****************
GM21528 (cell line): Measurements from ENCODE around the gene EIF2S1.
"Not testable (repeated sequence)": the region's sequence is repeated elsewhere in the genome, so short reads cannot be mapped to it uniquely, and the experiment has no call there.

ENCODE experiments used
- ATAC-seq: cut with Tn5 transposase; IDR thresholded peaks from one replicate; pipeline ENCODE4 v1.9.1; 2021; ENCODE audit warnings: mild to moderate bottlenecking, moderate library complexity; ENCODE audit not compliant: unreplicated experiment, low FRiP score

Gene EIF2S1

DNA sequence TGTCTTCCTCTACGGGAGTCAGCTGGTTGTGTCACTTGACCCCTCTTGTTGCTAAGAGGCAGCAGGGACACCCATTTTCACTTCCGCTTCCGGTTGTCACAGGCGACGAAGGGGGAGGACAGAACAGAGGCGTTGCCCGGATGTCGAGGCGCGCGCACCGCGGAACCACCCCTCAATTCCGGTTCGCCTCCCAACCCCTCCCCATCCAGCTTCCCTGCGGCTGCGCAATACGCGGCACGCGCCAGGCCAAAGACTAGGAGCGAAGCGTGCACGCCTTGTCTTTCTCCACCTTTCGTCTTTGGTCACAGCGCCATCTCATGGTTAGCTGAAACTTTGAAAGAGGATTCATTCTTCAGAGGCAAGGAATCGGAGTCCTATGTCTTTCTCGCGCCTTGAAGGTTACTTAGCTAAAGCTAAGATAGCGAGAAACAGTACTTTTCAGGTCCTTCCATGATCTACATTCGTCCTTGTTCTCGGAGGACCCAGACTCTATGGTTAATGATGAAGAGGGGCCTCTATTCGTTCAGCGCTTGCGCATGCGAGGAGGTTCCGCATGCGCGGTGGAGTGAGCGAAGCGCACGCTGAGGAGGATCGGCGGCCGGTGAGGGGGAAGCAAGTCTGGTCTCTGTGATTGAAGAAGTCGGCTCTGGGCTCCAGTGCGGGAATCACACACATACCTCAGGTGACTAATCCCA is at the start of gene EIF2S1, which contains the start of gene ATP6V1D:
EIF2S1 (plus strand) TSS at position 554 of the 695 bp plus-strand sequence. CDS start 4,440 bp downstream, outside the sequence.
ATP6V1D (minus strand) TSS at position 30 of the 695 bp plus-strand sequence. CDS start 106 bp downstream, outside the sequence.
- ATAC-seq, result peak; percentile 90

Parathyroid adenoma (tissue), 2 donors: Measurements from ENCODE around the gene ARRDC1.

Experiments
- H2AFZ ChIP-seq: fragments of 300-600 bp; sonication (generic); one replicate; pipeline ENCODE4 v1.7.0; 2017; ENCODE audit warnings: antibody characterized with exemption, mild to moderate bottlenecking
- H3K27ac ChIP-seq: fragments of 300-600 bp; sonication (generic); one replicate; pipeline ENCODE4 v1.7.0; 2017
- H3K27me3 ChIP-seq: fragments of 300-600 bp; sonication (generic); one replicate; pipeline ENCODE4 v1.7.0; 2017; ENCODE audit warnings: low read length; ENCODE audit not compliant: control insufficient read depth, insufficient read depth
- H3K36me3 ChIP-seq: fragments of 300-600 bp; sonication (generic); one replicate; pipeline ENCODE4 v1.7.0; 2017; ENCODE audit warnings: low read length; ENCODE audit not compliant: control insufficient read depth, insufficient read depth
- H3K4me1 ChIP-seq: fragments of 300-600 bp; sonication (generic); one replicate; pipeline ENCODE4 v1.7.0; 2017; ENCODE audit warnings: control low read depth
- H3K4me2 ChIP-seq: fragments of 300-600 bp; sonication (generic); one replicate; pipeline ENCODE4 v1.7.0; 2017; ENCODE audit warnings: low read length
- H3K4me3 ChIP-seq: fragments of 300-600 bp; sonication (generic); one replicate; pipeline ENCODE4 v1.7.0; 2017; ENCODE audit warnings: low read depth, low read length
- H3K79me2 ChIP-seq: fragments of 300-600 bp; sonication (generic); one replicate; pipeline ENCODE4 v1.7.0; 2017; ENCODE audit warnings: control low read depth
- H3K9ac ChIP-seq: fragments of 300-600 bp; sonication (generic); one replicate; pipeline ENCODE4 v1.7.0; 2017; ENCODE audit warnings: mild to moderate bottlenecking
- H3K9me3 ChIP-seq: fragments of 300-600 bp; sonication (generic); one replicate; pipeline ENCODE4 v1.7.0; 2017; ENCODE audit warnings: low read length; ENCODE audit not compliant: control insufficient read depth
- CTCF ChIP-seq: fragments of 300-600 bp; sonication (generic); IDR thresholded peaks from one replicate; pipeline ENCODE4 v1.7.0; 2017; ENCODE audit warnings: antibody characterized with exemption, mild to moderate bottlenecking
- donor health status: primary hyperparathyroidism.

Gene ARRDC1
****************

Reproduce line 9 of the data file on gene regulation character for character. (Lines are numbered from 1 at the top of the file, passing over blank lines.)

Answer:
- ATAC-seq, result peak; percentile 90